First-line chemotherapy in low-risk gestational trophoblastic neoplasia
ABSTRACT This is an update of a Cochrane review that was first published in Issue 1, 2009. Gestational trophoblastic neoplasia (GTN) is a rare but curable disease arising in the fetal chorion during pregnancy. Most women with low-risk GTN will be cured by evacuation of the uterus with or without single-agent chemotherapy. However, chemotherapy regimens vary between treatment centres worldwide and the comparable benefits and risks of these different regimens are unclear.
To determine the efficacy and safety of first-line chemotherapy in the treatment of low-risk GTN.
In September 2008, we electronically searched the Cochrane Gynaecological Cancer Group Specialised Register, the Cochrane Central Register of Controlled Trials (CENTRAL Issue 3, 2008), MEDLINE and EMBASE. In addition, we searched online trial registers, conference proceedings and reference lists of identified studies. We re-ran these searches in February 2012 for this updated review.
For the original review, we included randomised controlled trials (RCTs), quasi-RCTs and non-RCTs that compared first-line chemotherapy for the treatment of low-risk GTN. For this updated version of the review, we included only RCTs.
Two review authors independently assessed studies for inclusion and extracted data to a pre-designed data extraction form. Meta-analysis was performed by pooling the risk ratio (RR) of individual trials.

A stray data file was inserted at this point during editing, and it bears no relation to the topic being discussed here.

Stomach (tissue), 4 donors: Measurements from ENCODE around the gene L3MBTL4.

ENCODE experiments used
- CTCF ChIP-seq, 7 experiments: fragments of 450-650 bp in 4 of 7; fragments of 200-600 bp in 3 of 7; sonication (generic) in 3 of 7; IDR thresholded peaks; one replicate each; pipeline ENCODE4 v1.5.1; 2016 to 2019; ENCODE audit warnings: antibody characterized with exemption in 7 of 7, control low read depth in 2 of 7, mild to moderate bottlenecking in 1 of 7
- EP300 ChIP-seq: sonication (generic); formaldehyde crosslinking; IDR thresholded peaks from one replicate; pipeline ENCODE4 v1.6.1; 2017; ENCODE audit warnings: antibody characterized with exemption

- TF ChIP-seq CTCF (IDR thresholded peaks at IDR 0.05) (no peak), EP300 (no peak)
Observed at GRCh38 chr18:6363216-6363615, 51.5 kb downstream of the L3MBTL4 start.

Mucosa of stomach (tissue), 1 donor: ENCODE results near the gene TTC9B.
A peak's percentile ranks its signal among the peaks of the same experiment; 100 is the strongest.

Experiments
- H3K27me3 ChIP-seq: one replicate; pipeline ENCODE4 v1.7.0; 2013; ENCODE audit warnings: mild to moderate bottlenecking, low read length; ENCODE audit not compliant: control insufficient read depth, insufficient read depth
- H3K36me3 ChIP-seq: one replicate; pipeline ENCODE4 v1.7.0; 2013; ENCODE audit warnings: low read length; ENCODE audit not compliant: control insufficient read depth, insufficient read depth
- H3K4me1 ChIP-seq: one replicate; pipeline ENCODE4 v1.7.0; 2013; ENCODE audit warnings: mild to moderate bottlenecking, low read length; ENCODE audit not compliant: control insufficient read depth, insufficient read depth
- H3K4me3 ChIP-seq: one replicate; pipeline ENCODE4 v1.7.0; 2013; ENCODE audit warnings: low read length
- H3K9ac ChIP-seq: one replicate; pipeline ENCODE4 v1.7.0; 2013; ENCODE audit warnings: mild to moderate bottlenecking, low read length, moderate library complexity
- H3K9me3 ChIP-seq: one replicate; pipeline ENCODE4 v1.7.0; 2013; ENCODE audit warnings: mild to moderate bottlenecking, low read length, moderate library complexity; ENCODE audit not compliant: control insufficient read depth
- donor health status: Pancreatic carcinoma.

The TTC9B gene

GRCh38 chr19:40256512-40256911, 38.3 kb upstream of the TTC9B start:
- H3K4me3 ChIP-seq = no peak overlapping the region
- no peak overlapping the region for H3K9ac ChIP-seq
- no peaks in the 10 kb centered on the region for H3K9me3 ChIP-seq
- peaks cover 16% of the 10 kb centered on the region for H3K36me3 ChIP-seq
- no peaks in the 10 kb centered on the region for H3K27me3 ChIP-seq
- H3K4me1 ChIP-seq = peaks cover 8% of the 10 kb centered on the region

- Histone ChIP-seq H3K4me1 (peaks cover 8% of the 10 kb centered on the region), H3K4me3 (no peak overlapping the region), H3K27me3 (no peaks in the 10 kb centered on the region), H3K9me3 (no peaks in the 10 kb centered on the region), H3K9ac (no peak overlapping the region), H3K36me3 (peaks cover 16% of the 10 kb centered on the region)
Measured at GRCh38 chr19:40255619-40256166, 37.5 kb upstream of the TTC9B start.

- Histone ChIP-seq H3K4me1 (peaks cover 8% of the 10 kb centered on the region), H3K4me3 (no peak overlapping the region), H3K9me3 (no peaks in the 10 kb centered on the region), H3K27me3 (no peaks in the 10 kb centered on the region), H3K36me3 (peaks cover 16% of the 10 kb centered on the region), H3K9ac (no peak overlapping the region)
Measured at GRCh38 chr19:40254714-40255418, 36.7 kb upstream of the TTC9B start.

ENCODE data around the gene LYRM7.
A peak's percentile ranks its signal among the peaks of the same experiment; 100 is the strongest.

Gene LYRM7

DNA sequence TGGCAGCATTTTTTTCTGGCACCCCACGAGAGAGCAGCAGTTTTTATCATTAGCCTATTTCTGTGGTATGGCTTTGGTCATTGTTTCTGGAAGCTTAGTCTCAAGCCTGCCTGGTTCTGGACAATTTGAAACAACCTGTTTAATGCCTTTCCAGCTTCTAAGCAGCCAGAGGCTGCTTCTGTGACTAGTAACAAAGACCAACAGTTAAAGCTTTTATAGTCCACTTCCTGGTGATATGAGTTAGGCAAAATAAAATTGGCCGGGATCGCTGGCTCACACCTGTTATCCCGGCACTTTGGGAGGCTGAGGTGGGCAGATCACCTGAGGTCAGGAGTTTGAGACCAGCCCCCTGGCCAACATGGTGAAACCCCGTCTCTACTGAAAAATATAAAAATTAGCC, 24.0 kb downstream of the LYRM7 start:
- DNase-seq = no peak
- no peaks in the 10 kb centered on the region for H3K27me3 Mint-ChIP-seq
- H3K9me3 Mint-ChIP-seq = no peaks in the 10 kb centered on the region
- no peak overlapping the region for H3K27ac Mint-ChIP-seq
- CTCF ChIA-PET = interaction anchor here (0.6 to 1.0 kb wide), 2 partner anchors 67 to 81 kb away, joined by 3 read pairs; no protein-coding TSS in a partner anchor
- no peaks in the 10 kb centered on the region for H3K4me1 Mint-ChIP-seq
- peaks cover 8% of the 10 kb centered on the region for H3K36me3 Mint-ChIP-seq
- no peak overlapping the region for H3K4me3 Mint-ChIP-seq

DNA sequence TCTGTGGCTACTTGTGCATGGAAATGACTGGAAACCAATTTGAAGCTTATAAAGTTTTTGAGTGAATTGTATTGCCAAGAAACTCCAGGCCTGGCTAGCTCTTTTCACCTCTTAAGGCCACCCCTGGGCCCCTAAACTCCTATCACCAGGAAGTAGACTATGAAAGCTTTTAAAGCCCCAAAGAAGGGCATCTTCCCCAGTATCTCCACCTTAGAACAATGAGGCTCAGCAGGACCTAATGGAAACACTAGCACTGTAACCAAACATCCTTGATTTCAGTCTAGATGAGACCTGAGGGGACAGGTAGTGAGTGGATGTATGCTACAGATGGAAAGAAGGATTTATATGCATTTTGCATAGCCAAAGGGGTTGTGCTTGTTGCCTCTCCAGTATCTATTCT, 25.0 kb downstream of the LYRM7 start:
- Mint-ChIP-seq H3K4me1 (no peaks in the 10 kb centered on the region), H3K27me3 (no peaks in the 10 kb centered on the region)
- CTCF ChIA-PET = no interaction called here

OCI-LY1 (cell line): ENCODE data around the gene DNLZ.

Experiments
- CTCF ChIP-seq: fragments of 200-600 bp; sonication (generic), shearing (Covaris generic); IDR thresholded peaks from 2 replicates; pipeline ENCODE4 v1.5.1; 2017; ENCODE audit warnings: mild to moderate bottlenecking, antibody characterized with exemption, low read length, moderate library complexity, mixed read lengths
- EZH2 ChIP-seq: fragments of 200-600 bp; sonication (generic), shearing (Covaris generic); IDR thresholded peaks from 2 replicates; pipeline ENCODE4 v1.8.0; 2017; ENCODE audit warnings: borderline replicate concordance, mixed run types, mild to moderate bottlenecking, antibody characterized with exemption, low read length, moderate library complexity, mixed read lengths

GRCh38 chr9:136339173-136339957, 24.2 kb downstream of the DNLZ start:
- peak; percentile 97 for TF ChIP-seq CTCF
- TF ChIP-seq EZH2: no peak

We included five moderate to high quality RCTs (517 women) in the updated review. These studies all compared methotrexate with dactinomycin. Three studies compared weekly intramuscular (IM) methotrexate with bi-weekly pulsed intravenous (IV) dactinomycin (393 women), one study compared five-day IM methotrexate with bi-weekly pulsed IV dactinomycin (75 women) and one study compared eight-day IM methotrexate-folinic acid (MTX-FA) with five-day IV dactinomycin (49 women).Overall, dactinomycin was associated with significantly higher rates of primary cure than methotrexate (five studies, 513 women; RR 0.64, 95% Confidence Interval (CI) 0.54 to 0.76). Methotrexate was associated with significantly more treatment failure than dactinomycin (five studies, 513 women; RR 3.81, 95% CI 1.64 to 8.86). We consider this evidence to be of a moderate quality.There was no significant difference between the two groups with respect to nausea (four studies, 466 women; RR 0.61, 95% CI 0.29 to 1.26) or any of the other individual side-effects reported, although data for all of these outcomes were insufficient and too heterogeneous to be conclusive. No severe adverse effects (SAEs) occurred in either group in three out of the five included studies and there was no significant difference in SAEs between the groups overall (five studies, 515 women; RR 0.35, 95% CI 0.08 to 1.66; I² = 60%), however, there was a trend towards fewer SAEs in the methotrexate group. We considered this evidence to be of a low quality due to substantial heterogeneity and low consistency in the occurrence/reporting of SAEs between trials.